Is it?

Is it? Or

Isn’t it?

A revolution? Or

A failed putsch?

Or…maybe something else…

I refer of course to Apple’s iPad, which launched to lines of people waiting overnight to buy one and untold Whatever Bytes of comment, reviews, praise and curse and confusion.

Truth is, I don’t have mine yet – read next week for my POV – but here is the Bing compilation, as of my writing, to give you a view of the divergence of opinion and the depth of emotion.

So what does it all mean?

Who the hell knows…?

But here is some food for thought or, maybe, more pointed, some filter ideas as you develop your own critique and view.

There are no reviews of an Apple product without comment regarding Steve Jobs. It’s as if you can’t use your “iAnything” or “Apple Doesn’tMatterWhat” without Steve Jobs looking over your shoulder.

And the pre-press and current reviewers are all about: Will Apple (Jobs) hit it again? Will it (he) change the world? Can they (Steve) continue to be so wildly successful?

Here is a thought – listen:

“The reason lightning doesn’t strike twice in the same place is that the same place isn’t there the second time.” Willie Tyler

As an early Apple/Mac user (now exclusively PC…in both meanings), I can tell you that the human interface philosophy is the thread that binds, but that each innovation in design and ease has been inspired by something else from somewhere else. Ergo, don’t look at the scorch mark right behind you – look elsewhere.

For example, early Apple was inspired by PacMan way more than it was by scientists reveling in lines of code – and that is why the PC community wrote Apple off as a consumer novelty product only to wake up one day to its infiltration of everyday usage by everyone, and the face of all computer interfaces was changed forever.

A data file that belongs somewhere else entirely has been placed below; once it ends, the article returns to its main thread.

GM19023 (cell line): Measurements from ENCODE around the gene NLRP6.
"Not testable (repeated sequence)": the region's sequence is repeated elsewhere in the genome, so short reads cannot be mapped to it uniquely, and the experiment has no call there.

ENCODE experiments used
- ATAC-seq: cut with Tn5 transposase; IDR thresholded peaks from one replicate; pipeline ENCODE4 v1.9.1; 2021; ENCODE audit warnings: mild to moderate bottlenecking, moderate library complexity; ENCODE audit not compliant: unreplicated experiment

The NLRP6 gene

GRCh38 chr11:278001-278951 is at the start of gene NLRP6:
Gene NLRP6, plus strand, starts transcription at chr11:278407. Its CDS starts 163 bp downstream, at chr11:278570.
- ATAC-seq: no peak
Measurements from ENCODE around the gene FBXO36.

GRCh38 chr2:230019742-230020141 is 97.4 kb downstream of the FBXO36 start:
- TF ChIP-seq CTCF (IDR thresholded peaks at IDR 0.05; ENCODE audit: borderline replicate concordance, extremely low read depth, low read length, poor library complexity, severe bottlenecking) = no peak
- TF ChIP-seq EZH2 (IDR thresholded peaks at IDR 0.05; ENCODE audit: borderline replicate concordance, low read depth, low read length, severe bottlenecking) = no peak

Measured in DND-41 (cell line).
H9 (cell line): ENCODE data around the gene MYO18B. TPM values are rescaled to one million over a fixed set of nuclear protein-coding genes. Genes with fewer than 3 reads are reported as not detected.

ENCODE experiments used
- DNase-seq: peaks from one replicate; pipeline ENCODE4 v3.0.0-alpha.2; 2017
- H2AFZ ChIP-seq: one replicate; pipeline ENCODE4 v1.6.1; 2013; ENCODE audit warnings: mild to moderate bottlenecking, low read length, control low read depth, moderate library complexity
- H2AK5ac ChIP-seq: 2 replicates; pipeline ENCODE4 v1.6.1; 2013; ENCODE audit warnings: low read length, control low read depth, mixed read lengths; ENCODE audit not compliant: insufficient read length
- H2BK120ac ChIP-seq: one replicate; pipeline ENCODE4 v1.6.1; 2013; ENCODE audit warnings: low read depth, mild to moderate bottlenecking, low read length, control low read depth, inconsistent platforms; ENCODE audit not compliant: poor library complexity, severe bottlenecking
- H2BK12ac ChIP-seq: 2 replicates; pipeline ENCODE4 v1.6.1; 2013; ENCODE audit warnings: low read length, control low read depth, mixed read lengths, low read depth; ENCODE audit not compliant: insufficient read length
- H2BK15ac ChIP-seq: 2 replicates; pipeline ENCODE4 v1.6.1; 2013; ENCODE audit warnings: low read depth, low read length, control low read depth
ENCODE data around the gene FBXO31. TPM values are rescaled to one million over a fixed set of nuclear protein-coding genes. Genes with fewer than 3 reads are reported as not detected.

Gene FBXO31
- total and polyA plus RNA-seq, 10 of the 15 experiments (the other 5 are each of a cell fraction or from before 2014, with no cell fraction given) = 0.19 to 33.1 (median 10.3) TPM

The iPod is a Walkman and a music store in one device – on steroids. I emphasize Walkman because, like the Walkman, the iPod was reviled by critics – before its release – as in: who needs one? Now it’s the standard for function and design.

Don’t fall for the simple iPad is an overgrown iPod or iTouch – and wonder if that lightning will strike in the same place. Look instead to the magazine industry and the experience that people must have had when the first magazines were printed or computers when the first mouse was developed and used – that is how to evaluate – no other way.

Here is another piece of the filter: who really needs this? It’s not good for productivity; it’s only an overgrown toy – listen:

Well, if I called the wrong number, why did you answer the phone?James Thurber

Seems to me that is a great summation of much of the critique. If it’s really as useless as some say then leave it alone – right? Bing and discover all of the PC-based responses to Apple that are being rushed to market – looks to me like this is one phone that is not just being answered – it’s being dialed to…

Finally, I’d like to end with a thought from one of the great futurists of the last century and a great inspiration of mine – listen:

The most exciting phrase to hear in science, the one that heralds new discoveries, is not ‘Eureka!’ (I found it!) but ‘That’s funny …’”

Isaac Asimov

As you read and ponder and hopefully try to evaluate on your own – carefully gauge your own reaction and that of those around you – watch for that smile…it will tell it all.

As a PC user I am excited – it will filter down, it will enhance and it will add value – that is my bet. Now let’s see what happens when I give it a test-drive!

What’s your view?

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